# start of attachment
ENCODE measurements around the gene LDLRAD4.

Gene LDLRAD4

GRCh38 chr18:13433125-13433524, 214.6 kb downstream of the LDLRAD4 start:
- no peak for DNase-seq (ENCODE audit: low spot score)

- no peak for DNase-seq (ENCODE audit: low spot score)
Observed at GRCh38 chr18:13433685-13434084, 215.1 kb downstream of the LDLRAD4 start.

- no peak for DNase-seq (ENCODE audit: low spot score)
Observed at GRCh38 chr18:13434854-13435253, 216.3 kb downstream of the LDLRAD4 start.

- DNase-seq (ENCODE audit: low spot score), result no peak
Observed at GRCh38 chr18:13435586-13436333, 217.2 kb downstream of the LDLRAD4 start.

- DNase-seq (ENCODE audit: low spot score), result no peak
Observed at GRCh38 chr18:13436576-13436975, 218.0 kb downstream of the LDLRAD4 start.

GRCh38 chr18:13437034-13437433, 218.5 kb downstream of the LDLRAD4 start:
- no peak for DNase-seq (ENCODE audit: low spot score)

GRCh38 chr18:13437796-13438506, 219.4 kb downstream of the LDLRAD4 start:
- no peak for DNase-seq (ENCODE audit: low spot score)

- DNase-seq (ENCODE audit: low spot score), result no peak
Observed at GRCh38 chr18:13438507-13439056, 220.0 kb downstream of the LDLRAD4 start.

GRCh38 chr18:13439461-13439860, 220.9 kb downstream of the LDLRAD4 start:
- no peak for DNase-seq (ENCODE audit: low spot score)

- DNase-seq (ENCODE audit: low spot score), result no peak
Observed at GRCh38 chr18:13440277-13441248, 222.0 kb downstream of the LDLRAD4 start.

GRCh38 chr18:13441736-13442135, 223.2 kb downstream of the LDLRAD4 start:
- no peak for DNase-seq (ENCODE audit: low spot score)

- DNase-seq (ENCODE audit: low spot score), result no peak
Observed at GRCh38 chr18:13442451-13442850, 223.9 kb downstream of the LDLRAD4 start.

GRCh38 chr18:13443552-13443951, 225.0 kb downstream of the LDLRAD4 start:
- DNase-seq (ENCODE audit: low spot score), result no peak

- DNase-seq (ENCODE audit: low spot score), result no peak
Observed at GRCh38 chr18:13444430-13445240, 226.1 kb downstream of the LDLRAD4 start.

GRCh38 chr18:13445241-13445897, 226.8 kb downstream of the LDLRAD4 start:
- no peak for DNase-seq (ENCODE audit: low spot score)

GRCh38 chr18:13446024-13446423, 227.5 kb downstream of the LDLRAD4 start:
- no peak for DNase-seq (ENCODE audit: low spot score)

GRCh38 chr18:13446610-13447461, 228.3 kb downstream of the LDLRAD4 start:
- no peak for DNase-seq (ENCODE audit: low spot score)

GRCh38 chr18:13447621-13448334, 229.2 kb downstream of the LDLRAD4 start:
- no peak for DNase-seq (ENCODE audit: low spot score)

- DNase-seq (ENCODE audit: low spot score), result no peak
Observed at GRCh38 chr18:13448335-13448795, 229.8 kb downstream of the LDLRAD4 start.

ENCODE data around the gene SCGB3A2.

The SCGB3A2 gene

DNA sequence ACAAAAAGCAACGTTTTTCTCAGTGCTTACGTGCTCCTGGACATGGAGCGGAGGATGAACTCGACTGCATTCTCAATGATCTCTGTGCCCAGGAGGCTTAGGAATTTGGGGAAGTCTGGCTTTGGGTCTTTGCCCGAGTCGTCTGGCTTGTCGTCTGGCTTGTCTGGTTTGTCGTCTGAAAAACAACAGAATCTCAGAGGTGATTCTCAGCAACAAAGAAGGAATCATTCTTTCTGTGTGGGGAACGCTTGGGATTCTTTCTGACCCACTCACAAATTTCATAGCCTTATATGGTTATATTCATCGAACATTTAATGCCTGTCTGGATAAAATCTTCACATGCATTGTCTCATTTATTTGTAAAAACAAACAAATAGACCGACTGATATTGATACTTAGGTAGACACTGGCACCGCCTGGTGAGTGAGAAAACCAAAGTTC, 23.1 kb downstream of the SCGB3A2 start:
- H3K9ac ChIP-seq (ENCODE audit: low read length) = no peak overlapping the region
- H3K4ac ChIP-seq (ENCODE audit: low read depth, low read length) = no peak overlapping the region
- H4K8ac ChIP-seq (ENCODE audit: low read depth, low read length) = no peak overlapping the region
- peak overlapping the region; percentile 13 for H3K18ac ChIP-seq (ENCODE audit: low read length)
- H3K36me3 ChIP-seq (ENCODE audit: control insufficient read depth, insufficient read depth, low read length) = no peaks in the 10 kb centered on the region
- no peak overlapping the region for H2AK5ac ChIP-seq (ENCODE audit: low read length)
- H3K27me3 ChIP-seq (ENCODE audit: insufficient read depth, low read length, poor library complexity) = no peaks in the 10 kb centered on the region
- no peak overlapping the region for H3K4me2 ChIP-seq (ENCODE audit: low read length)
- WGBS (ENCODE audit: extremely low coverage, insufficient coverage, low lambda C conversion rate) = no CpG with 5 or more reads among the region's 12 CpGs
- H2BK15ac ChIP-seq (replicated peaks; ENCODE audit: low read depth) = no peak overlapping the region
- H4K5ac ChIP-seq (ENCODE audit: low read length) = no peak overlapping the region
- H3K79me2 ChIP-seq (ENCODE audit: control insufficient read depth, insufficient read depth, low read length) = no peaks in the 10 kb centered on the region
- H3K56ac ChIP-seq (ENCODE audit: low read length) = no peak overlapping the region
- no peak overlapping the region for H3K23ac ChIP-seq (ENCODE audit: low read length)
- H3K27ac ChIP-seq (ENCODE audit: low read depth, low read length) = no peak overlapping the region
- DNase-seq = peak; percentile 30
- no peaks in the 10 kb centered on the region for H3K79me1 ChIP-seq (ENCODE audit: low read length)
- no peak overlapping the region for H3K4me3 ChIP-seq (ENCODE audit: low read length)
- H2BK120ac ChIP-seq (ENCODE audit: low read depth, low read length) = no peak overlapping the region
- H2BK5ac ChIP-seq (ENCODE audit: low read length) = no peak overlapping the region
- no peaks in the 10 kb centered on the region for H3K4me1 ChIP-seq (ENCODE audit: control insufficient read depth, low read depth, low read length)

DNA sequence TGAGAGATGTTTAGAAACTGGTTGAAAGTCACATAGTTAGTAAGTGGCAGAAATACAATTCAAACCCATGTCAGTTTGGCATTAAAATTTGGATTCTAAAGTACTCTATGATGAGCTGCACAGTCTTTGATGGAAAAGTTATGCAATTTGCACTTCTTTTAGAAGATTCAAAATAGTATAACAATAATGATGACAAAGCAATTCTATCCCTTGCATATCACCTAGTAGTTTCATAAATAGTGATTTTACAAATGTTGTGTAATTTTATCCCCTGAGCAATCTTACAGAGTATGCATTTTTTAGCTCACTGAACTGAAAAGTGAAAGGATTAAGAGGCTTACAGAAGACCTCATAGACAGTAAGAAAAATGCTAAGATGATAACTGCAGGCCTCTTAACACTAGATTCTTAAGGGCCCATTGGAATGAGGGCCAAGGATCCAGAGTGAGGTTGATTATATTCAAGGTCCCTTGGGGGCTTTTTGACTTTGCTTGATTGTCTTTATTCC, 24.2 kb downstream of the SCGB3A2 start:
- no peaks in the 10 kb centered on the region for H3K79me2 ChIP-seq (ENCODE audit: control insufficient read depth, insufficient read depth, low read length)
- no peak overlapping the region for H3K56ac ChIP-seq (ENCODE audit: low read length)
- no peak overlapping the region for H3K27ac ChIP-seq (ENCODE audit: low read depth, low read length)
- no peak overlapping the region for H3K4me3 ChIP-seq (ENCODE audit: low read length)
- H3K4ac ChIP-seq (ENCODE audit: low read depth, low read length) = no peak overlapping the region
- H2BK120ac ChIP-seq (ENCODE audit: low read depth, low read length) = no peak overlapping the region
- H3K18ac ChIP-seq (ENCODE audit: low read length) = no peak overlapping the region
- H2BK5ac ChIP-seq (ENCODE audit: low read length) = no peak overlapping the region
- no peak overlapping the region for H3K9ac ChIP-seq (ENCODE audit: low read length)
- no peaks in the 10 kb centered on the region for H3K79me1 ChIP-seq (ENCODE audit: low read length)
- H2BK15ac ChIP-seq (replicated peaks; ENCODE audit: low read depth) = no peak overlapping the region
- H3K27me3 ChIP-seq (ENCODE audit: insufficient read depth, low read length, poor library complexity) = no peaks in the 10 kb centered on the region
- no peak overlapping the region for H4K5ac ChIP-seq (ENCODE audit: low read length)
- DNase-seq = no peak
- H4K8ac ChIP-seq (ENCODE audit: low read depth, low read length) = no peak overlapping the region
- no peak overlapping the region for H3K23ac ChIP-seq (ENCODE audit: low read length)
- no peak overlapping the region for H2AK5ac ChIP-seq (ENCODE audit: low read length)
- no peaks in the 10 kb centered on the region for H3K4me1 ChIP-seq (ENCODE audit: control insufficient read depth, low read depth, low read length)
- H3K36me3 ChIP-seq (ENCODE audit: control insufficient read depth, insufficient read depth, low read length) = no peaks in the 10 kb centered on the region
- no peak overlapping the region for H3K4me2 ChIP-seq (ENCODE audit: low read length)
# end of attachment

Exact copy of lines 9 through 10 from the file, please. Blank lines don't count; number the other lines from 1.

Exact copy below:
- DNase-seq (ENCODE audit: low spot score), result no peak
Observed at GRCh38 chr18:13435586-13436333, 217.2 kb downstream of the LDLRAD4 start.